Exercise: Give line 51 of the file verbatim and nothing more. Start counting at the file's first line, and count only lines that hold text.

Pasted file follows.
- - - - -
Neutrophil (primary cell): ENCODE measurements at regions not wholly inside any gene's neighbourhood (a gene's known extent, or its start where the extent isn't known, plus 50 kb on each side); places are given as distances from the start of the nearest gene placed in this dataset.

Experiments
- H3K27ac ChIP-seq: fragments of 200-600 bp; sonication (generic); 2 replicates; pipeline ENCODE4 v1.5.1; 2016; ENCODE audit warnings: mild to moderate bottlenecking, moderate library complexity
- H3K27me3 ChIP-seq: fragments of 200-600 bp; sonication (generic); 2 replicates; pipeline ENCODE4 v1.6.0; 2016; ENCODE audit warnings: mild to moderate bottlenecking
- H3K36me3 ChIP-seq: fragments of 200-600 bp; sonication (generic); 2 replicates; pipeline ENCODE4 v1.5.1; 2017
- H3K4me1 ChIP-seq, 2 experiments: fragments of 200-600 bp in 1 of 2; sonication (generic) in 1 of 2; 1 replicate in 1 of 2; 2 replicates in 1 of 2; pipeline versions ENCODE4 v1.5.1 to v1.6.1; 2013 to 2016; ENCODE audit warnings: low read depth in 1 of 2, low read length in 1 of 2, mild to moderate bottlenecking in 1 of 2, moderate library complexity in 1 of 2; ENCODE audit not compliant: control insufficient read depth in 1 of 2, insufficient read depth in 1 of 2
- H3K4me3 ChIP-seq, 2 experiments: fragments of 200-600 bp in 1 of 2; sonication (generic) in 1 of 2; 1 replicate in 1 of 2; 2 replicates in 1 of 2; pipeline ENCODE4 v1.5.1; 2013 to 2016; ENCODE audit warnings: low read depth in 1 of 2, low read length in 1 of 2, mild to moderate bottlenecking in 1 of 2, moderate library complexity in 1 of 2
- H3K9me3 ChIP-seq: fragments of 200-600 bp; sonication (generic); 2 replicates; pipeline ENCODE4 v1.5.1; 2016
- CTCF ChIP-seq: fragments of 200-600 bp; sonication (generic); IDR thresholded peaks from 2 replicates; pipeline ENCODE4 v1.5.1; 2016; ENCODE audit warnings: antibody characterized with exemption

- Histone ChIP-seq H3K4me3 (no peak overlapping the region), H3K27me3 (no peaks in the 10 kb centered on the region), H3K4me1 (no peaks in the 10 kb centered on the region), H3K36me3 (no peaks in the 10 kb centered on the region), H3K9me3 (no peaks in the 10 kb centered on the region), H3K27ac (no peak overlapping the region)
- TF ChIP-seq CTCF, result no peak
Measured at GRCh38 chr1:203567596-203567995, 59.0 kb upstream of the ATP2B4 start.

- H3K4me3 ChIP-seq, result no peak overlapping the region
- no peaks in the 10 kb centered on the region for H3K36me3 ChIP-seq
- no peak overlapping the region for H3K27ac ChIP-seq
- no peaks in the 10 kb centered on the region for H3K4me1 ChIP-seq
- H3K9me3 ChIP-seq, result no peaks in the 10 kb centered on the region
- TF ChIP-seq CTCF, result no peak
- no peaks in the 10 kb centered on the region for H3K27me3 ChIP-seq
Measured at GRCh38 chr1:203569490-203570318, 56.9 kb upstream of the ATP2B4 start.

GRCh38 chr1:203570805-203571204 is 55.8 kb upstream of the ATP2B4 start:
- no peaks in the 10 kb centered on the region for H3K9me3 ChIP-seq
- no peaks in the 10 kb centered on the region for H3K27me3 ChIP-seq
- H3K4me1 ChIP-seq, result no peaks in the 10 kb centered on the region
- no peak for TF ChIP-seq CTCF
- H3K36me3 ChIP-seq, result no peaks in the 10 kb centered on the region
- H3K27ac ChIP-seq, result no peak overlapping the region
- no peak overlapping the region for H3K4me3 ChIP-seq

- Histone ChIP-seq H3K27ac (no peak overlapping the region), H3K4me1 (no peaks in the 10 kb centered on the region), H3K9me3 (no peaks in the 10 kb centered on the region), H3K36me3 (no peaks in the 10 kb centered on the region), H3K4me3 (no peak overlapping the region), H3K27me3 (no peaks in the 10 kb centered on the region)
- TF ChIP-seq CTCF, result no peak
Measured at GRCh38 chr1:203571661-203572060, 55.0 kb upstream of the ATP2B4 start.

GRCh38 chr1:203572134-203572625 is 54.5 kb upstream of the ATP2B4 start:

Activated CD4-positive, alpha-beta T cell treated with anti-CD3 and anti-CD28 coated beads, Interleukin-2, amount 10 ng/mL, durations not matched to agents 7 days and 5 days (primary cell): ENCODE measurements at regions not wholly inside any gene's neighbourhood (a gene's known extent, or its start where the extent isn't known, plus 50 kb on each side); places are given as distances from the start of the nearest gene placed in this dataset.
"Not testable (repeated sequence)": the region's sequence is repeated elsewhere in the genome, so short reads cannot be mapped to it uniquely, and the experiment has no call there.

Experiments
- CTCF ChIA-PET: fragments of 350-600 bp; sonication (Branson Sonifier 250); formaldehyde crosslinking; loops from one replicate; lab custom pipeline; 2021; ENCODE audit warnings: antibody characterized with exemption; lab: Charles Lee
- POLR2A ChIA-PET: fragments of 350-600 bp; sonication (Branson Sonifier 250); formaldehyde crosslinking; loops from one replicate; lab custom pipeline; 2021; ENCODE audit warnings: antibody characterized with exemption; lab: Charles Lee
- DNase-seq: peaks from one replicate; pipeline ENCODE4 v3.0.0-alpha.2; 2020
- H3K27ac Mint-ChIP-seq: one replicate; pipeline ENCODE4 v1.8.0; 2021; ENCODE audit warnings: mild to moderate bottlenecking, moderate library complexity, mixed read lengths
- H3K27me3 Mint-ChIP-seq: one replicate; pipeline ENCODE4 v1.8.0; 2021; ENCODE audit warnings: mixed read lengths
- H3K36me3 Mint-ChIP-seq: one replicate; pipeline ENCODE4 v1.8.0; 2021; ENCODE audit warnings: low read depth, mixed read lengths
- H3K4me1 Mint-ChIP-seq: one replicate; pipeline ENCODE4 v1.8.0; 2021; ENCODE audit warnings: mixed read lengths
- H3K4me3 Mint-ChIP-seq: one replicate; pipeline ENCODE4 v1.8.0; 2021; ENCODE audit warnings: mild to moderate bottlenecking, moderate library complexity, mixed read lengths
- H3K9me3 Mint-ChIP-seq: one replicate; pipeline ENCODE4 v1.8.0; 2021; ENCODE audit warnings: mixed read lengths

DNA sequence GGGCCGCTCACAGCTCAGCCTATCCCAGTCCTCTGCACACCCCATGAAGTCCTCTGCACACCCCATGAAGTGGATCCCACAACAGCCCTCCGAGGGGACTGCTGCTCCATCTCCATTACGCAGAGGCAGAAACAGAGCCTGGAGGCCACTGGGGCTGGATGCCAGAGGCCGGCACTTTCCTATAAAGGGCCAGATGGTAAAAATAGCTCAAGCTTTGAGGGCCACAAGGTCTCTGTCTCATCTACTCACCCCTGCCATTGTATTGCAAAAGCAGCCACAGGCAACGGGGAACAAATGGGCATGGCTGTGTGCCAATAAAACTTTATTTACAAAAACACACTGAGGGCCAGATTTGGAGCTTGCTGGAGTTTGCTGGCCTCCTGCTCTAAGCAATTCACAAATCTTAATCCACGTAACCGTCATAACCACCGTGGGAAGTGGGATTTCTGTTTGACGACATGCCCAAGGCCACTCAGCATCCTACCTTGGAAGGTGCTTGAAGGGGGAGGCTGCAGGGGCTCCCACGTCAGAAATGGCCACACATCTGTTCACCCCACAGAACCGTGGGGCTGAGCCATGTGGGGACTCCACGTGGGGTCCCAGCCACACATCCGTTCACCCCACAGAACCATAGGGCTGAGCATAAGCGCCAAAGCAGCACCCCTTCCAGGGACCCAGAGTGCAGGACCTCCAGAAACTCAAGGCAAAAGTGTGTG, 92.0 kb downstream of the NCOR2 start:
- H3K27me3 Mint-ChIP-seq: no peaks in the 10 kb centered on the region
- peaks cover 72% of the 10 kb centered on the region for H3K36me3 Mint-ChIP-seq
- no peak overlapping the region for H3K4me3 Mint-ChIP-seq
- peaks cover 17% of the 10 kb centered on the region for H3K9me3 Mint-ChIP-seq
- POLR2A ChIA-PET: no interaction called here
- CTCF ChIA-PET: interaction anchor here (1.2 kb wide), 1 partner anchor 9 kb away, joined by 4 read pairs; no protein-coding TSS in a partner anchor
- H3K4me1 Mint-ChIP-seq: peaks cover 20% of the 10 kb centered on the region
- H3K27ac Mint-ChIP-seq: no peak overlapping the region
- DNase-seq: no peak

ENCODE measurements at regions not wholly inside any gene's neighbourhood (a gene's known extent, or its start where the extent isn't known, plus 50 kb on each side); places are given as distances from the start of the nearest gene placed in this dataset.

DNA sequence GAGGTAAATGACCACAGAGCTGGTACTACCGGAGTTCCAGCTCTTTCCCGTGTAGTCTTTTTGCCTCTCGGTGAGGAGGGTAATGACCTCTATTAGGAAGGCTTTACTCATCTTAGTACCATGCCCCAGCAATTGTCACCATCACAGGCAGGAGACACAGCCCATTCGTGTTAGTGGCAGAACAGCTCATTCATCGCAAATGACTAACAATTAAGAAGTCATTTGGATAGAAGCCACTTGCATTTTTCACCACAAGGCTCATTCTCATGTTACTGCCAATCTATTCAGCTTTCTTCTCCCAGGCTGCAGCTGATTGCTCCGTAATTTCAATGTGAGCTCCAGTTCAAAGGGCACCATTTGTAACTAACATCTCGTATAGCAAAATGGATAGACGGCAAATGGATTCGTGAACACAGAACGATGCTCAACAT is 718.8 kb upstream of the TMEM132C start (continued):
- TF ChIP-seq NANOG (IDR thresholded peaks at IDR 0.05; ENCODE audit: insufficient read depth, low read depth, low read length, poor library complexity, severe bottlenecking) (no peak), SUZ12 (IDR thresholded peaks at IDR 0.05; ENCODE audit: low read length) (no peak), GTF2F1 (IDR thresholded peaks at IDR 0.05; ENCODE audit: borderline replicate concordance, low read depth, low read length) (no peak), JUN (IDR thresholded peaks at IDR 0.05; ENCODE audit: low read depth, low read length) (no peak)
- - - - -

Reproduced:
- CTCF ChIA-PET: interaction anchor here (1.2 kb wide), 1 partner anchor 9 kb away, joined by 4 read pairs; no protein-coding TSS in a partner anchor